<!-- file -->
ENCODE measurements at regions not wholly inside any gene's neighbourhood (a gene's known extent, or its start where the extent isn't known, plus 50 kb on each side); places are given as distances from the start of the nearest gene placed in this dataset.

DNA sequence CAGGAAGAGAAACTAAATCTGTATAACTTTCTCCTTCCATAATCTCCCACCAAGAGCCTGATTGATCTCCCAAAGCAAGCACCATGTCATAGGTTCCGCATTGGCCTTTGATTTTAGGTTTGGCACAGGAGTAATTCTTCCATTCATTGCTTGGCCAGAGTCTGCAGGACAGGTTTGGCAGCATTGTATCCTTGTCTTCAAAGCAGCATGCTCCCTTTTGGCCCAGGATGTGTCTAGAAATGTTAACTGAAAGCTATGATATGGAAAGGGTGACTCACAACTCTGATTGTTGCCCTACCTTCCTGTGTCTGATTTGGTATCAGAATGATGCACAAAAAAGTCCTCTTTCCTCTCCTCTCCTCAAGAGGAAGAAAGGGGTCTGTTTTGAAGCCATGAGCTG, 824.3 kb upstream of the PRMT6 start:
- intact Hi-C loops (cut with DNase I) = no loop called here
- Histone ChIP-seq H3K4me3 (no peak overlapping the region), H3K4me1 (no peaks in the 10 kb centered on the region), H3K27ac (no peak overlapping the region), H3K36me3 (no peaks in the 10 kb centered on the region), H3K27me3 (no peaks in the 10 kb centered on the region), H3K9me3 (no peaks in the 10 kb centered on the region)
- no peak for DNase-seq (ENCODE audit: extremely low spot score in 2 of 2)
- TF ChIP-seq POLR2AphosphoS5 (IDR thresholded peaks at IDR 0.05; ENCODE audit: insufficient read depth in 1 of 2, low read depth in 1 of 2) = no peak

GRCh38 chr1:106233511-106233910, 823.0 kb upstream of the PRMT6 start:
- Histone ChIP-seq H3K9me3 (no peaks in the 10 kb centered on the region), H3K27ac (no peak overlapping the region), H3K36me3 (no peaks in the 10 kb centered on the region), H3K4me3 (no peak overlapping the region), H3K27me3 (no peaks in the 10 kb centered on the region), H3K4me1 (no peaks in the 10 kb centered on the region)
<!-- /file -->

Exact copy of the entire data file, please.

ENCODE measurements at regions not wholly inside any gene's neighbourhood (a gene's known extent, or its start where the extent isn't known, plus 50 kb on each side); places are given as distances from the start of the nearest gene placed in this dataset.

DNA sequence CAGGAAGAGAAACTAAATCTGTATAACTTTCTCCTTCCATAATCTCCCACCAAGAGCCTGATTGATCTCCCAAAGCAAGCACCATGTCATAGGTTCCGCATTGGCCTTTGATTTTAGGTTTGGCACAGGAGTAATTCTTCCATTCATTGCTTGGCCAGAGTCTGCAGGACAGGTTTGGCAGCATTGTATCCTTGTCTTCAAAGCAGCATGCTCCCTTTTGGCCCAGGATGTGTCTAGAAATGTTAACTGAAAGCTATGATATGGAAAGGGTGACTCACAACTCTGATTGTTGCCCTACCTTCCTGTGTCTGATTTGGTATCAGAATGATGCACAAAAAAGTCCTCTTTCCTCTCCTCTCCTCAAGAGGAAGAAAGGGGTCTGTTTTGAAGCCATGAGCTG, 824.3 kb upstream of the PRMT6 start:
- intact Hi-C loops (cut with DNase I) = no loop called here
- Histone ChIP-seq H3K4me3 (no peak overlapping the region), H3K4me1 (no peaks in the 10 kb centered on the region), H3K27ac (no peak overlapping the region), H3K36me3 (no peaks in the 10 kb centered on the region), H3K27me3 (no peaks in the 10 kb centered on the region), H3K9me3 (no peaks in the 10 kb centered on the region)
- no peak for DNase-seq (ENCODE audit: extremely low spot score in 2 of 2)
- TF ChIP-seq POLR2AphosphoS5 (IDR thresholded peaks at IDR 0.05; ENCODE audit: insufficient read depth in 1 of 2, low read depth in 1 of 2) = no peak

GRCh38 chr1:106233511-106233910, 823.0 kb upstream of the PRMT6 start:
- Histone ChIP-seq H3K9me3 (no peaks in the 10 kb centered on the region), H3K27ac (no peak overlapping the region), H3K36me3 (no peaks in the 10 kb centered on the region), H3K4me3 (no peak overlapping the region), H3K27me3 (no peaks in the 10 kb centered on the region), H3K4me1 (no peaks in the 10 kb centered on the region)